These cafes ask you to pay for a coffee in exchange for your time with the cats. Caffeine and cats… what more could one want?
The cats were either very friendly and playful, or asleep. Seems like a pretty good gig to me.
The cafe is filled with toys to engage your new furry friends with. All in all it was quite an entertaining way to kill an hour and refuel for more city exploring.
12 Hours in Seoul: Street Eats at Gwangjang Market
One of the most famous sights in Seoul is the Gwangjang Market, a traditional Korean street market is filled with vendors selling everything from textiles and linens to handmade crafts but is most known for its food stands. It’s one of the oldest markets in South Korea.
If you know me, you’ll know I was there for the food even though I’d just eaten lunch.
I’m not going to pretend that spending 30 minutes here turned me into a Korean food expert, but these dumplings were yummy. If I wasn’t facing an 11-hour flight back to the U.S. shortly, I would have been a little more adventurous. Either way, Gwangjang Market was a fun place to explore for a bit during our 12 hours in Seoul!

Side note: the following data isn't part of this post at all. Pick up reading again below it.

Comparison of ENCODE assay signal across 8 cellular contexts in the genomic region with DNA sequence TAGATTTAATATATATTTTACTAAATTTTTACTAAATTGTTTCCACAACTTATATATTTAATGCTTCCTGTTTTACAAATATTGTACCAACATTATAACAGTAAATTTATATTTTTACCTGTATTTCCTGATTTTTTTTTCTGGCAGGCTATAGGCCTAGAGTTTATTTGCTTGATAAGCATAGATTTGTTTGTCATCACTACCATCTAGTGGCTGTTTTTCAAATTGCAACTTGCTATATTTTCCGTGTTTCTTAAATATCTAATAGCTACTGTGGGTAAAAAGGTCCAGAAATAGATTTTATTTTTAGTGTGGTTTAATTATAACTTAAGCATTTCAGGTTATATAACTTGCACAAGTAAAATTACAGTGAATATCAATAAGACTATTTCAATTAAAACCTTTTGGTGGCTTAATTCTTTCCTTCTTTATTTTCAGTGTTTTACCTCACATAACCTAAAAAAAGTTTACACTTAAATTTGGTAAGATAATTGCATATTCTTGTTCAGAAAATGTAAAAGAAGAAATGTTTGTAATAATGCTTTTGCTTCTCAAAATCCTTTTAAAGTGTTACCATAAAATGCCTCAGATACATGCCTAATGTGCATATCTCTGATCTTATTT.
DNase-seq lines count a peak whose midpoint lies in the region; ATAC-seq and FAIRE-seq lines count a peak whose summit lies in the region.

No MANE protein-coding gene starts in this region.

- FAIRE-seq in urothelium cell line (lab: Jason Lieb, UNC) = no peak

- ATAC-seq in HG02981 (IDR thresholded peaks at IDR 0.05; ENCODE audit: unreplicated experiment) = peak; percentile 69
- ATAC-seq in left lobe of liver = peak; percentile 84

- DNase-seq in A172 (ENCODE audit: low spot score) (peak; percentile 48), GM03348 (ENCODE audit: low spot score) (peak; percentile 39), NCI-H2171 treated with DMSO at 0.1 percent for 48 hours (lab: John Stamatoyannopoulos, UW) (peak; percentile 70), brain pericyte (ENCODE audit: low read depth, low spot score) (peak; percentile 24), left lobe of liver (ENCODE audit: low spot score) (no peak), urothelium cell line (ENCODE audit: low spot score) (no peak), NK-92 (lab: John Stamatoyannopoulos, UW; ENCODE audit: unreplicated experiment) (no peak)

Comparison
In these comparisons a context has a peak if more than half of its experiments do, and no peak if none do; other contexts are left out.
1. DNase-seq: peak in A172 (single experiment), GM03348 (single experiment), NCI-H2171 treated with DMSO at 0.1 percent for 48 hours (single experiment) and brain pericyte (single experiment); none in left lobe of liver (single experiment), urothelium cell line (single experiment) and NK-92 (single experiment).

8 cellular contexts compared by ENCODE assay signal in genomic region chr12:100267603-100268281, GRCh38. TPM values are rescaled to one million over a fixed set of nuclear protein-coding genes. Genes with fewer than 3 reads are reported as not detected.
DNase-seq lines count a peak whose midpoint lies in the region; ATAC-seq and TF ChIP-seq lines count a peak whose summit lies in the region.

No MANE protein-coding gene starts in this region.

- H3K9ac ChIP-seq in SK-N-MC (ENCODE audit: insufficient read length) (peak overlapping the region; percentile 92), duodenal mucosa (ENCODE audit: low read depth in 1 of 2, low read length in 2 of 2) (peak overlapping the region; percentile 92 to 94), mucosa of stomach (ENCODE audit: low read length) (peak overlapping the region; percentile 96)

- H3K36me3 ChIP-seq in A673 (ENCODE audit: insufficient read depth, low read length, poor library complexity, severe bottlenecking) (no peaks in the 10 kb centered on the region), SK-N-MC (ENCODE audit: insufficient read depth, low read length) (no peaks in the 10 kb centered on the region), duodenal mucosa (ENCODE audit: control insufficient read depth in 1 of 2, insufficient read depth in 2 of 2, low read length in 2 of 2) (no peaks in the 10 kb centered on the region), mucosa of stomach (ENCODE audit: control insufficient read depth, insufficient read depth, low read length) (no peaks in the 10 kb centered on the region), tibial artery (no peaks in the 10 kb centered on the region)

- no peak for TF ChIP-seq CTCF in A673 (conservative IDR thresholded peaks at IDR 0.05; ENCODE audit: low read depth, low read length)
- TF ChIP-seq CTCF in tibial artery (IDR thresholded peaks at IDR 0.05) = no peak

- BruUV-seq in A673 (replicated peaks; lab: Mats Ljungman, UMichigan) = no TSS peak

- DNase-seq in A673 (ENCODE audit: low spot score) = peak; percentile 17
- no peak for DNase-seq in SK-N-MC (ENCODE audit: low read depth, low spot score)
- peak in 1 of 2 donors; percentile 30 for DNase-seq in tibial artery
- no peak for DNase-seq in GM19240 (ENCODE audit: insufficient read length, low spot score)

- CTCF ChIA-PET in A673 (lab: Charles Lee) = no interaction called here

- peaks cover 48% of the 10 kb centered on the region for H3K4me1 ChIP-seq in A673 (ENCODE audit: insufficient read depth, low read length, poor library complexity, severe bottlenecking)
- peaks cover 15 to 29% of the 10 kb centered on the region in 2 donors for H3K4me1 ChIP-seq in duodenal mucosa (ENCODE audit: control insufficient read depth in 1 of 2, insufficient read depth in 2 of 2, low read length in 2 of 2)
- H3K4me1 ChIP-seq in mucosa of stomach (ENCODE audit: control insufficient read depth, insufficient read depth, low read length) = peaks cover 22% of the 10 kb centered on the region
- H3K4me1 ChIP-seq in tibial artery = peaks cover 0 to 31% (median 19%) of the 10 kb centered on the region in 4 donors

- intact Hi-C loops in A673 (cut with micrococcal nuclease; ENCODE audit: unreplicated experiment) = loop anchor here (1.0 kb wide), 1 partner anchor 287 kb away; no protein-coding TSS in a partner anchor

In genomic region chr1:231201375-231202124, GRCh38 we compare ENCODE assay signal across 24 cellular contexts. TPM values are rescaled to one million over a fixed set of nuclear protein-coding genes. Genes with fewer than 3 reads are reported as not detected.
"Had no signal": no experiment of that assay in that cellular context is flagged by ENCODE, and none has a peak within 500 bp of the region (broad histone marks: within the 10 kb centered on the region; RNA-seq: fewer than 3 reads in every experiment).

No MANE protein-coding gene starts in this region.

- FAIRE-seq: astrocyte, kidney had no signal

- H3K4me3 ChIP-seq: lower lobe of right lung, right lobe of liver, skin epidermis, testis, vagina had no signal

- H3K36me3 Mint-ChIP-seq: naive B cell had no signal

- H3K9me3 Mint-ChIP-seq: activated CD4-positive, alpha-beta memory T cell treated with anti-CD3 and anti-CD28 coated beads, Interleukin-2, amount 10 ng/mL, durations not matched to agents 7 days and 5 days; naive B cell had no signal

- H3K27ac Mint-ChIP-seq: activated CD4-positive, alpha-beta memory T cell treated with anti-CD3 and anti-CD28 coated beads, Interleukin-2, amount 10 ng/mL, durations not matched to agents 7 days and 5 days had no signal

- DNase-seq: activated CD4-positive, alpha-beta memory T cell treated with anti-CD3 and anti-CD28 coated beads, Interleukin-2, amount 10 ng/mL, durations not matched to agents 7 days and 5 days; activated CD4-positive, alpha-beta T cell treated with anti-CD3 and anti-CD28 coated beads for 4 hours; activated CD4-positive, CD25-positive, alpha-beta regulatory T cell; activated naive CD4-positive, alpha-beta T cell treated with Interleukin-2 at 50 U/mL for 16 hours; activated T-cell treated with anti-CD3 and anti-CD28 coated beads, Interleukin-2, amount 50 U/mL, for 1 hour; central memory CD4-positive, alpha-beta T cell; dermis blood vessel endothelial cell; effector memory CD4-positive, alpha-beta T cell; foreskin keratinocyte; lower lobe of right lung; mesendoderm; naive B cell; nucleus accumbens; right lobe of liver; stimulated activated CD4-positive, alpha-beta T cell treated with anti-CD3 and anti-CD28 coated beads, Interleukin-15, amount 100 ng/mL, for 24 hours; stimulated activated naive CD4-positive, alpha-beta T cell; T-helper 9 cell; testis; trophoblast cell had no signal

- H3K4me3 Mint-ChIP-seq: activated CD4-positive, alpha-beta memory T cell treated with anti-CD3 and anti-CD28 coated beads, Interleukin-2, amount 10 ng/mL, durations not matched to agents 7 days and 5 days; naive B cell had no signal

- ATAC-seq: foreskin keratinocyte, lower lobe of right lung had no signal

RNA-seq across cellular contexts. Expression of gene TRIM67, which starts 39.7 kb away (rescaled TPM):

12 Hours in Seoul: Walk Along Cheonggyecheon Stream
After eating a double lunch, it was time for some exercise so we decided to walk from Gwangjang Market to the train station where we’d catch a ride back to the airpot. It turned out to be quite a hike and took us about an hour. If you’re not up for a long walk, subway and taxi options are also available.
I love seeing how different cities build unique public spaces for people to escape from the hustle and bustle for a moment and almost (key word: almost) feel like you’re somewhere lovely. In Seoul, it’s the Cheonggyecheon Stream, an 11 km (about 7 miles) walk that’s popular with both locals and tourists. It’s actually located below much of the city.
It was a nice place to stretch our legs before the long haul back to Chicago.
Oh, and getting back to the airport was quite the adventure. We couldn’t figure out how to add money to our train cards, but luckily a nice man helped us when he saw us struggling. I’d recommend figuring this out right away when you ditch your tour bus back to the airport to avoid our last minute panic 🙂
Suggested Further Reading if You Have a Seoul Layover Planned
- Seoul: A Travel Guide for Your Perfect Seoul Adventure (written by a local – and it’s only $2.99 for the Kindle edition!)
- Seoul City Subway Tour: Complete Guide to Getting Around Seoul’s Top Attractions by Just Taking the Subway (a good idea to read if you don’t plan on returning to the airport with the bus – plus the Kindle edition is just $3.95)
- Top 10 Seoul (A little more expensive at $7.99, but this guide gets straight to the point on Seoul’s top 10 attractions for time-crunched travelers)
- Got another question? Join the Weekend Jetsetters community on Facebook to ask fellow travelers (including me!) and get a quick response.
Disclosure: the above links are affiliate links.